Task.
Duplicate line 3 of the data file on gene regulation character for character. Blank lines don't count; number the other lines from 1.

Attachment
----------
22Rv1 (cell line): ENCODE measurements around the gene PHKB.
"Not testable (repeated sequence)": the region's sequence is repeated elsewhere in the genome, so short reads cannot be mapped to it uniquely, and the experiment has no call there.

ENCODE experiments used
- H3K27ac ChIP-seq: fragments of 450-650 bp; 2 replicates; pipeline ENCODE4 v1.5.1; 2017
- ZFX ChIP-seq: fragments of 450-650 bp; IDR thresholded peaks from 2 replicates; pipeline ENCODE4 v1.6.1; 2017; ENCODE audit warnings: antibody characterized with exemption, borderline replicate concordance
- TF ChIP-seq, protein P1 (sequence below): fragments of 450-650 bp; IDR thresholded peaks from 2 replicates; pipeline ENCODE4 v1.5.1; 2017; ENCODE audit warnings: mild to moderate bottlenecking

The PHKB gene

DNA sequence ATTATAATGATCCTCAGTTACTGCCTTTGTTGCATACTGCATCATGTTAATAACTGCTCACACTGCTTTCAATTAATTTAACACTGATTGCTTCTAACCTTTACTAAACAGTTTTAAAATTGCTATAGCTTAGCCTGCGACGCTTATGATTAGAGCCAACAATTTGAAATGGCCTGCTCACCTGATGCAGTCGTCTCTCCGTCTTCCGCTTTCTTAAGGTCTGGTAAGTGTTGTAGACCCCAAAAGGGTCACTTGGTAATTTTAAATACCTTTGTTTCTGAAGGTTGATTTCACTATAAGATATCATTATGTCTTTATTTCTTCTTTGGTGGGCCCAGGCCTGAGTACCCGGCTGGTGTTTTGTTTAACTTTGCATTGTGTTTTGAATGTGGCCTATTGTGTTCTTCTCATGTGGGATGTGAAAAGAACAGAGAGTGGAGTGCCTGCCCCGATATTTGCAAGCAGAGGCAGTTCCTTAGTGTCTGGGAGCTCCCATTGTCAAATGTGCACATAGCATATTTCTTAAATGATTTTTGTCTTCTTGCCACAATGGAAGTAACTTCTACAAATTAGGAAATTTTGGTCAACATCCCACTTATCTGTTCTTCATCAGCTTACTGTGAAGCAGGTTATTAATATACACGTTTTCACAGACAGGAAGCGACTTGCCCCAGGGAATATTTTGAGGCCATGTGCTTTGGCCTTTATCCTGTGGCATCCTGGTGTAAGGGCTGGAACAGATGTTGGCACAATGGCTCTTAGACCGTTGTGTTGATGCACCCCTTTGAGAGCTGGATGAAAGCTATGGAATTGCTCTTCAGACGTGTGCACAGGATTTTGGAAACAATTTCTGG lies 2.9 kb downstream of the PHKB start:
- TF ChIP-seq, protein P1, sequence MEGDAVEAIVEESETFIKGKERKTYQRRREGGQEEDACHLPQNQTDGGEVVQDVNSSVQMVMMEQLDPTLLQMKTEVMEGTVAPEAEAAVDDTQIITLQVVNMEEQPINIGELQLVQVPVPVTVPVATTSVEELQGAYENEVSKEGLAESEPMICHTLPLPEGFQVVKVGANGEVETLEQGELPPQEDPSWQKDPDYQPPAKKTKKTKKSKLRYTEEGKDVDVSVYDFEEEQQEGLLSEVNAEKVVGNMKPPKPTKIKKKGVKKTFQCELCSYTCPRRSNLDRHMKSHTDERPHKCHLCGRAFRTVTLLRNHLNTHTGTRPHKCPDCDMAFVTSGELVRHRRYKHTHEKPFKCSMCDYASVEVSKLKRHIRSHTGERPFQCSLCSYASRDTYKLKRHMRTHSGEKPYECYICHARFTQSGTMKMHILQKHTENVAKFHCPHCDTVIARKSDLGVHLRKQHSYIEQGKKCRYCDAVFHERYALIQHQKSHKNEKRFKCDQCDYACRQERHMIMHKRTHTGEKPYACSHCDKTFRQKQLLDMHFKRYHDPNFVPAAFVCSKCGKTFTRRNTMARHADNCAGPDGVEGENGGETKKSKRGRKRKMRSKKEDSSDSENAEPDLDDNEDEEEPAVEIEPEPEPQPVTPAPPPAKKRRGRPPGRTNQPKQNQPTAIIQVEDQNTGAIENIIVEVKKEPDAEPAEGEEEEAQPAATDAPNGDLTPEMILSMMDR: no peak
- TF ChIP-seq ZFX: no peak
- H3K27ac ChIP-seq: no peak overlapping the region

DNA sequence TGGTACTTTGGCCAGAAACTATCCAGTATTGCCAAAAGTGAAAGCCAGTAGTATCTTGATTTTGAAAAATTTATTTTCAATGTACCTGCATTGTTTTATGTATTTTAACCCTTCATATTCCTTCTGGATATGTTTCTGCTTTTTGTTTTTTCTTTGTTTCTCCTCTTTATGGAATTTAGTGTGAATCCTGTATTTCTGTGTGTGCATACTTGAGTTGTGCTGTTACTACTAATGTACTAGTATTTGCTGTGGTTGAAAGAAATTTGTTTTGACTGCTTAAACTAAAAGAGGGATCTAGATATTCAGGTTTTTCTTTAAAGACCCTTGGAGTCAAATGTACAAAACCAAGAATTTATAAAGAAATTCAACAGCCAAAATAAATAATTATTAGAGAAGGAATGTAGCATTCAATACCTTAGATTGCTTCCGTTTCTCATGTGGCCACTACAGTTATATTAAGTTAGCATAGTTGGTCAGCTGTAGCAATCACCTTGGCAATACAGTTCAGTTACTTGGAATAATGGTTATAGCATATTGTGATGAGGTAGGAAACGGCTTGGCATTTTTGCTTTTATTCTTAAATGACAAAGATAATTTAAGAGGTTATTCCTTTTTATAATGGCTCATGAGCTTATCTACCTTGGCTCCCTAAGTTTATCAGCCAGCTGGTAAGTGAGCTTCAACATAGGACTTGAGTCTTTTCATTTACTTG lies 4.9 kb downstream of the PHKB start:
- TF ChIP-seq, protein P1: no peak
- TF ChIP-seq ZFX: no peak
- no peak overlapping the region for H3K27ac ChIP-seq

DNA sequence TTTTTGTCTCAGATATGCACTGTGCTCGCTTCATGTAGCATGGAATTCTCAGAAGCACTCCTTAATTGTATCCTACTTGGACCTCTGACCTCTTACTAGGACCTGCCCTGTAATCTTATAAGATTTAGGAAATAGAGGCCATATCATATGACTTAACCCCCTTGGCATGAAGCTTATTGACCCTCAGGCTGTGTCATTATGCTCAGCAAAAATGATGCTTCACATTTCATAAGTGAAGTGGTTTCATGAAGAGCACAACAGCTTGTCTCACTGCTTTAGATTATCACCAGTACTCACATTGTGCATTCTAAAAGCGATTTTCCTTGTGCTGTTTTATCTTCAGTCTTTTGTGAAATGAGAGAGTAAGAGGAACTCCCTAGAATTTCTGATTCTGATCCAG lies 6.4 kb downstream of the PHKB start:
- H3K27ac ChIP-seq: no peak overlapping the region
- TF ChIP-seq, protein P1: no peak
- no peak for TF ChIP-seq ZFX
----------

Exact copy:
ENCODE experiments used